Individual Game Benchmark Settings

Crysis: DX10 mode, all settings Very High, using the built-in GPU Benchmark.
Dirt 2: DX11 mode, all settings set to Ultra, using the in-menu benchmark.
Far Cry 2: Both Action and Ranch (Medium) benchmarks, DX10 mode, all settings maxed out.
STALKER Call of Prypiat: Stand-alone benchmark demo, all settings maxed out, DX11 mode.
Civilization V: Benchmarked using FRAPS, "End Game" benchmark setting, which renders a typical large scale game after 300+ moves. All settings set to max, though resolution was automatically lowered by the engine. 
 
Game
Radeon 6870
Radeon 6850
Radeon 5870
Radeon 5850 1GB
Radeon 5970
 Crysis (no AA)
 35.2529.57
39.3435.1
52.75
 Crysis (8x AA)
 29.0624.94
32.18
29.01
46.92
 Dirt 2 (no AA)
 71.962.7
78.8
71.9
100.9
 Dirt 2 (8x AA)
 65.357
69.5
64.9
94
 Far Cry 2 Action (no AA)
 62.9360.71
 62.9762.21
59.72
 Far Cry 2 Action (8x AA)
59.24
52.09
61.86
58.3
57.6
Far Cry 2 Ranch (no AA)
90.33
79.48
96.94
89.1
109.84
Far Cry 2 Ranch (8x AA)
61.3
54
66.6
61.45
92.24
Stalker CoP (no AA)
85.2
70.83
92.6
82.7
123.4
Stalker CoP (4x AA)
48.2
41.66
54
48.9
98.5
Civilization V Endgame
50.6
50.64
50.268
51.078
51.117
 All scores measured in average frames per second.
 

Performance Analysis

he 5870 still remains top dog when it comes to single-GPU AMD cards, while the new 6870 was dead even with the 5850, even with AA turned on. The 6850 unsurprisingly landed at the bottom of the pack, though its average framerates were still very consistent and playable. Keep in mind that is this a $179 card. AMD stresses that because of architecture optimizations, the 6800 series cards are very overclockable, and we're inclined to believe them. Expect third-party board makers to sell pre-overclocked versions of both the 6870 and the 6850.
 

Nasty New Nomenclature

So the Radeon 6870 is the replacement for the Radeon 5850 1GB with the benefits of an optimized architecture and lower price ($239 vs ~$280 for 5850 1GB). I'm fine with that. If you are in the market for a 5850, picking up a 6870 instead is a no-brainer. The same goes with the 6850 and the 5830. AMD actually plans to phase those 58xx parts out anyway with the launch of the 6000 series, while retaining the 5700 series as a budget line. As performers, the 6000 series are very respectable mid-range parts. The problem is, of course, the new naming system. Setting the 68xx series as the mid-range is out of line with the previous generations, which will absolutely confuse consumers. I'm certain that there will be someone shopping for a new video card who will incorrectly assume that the 6870 is better than 5870.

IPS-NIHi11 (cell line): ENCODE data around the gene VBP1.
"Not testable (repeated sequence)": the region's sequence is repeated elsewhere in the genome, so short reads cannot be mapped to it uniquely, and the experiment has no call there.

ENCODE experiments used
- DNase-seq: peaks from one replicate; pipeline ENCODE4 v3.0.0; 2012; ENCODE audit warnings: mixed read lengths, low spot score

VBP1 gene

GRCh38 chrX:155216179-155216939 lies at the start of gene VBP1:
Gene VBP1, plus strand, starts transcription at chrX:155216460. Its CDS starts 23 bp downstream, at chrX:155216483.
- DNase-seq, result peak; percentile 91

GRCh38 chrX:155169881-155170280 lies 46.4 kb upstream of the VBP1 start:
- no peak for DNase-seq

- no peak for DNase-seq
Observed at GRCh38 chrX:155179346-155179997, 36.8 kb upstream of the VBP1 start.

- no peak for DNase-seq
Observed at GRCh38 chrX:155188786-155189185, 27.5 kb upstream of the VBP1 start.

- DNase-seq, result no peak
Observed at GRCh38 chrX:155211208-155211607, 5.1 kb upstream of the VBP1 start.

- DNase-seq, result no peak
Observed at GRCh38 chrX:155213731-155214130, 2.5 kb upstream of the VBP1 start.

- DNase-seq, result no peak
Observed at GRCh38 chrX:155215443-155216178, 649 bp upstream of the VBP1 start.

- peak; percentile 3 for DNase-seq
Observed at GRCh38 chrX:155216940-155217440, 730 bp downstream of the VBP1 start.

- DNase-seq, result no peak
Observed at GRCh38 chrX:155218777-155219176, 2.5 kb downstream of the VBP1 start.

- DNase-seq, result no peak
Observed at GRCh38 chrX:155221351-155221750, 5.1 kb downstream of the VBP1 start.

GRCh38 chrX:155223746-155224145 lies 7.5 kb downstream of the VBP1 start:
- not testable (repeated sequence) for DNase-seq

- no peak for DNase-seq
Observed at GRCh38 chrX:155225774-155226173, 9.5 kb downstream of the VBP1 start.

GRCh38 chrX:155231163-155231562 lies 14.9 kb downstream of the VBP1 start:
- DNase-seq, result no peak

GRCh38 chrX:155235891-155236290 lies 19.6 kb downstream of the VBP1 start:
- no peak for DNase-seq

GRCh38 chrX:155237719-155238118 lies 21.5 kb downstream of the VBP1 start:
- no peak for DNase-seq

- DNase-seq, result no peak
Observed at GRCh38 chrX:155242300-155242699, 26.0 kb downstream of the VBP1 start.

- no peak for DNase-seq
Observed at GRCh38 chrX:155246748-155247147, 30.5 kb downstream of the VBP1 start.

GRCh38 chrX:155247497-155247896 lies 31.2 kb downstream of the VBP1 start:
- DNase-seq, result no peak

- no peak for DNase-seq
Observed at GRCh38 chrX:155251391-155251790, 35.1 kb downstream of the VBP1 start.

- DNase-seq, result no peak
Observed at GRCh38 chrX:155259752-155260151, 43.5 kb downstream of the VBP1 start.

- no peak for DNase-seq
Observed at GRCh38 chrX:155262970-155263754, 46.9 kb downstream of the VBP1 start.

And even if AMD was set on this realignment of their Radeon nomenclature, it could have mitigated some of this confusion by launching Northern Islands with a full range of products so consumers could actually see where each card fits in the budget-to-high-end spectrum. There's no doubt that AMD will eventually announce the high-end of Northern Islands (presumably the 69xx series), so enthusiasts looking for the best of the best will have to wait until then. This release strategy doesn't diminish the merits of the 6800 cards--it's just a frustrating situation.
 

Summary

The upshot, though, is that the 6800 series cards are fine GPUs that will play any modern PC game very well, but are only really appropriate for gamers building new PCs or upgrading from a budget GPU. The DX11 improvements to Northern Islands and aggressive pricing reinforce AMD's price/performance strategy, and have even forced Nvidia to (temporarily) lower its prices on their GTX 470 and GTX 460 1GB cards. The GPU industry's emphasis on giving the biggest bang for your buck is undoubtedly a good thing, though gamers looking for more shock and awe will have to be patient.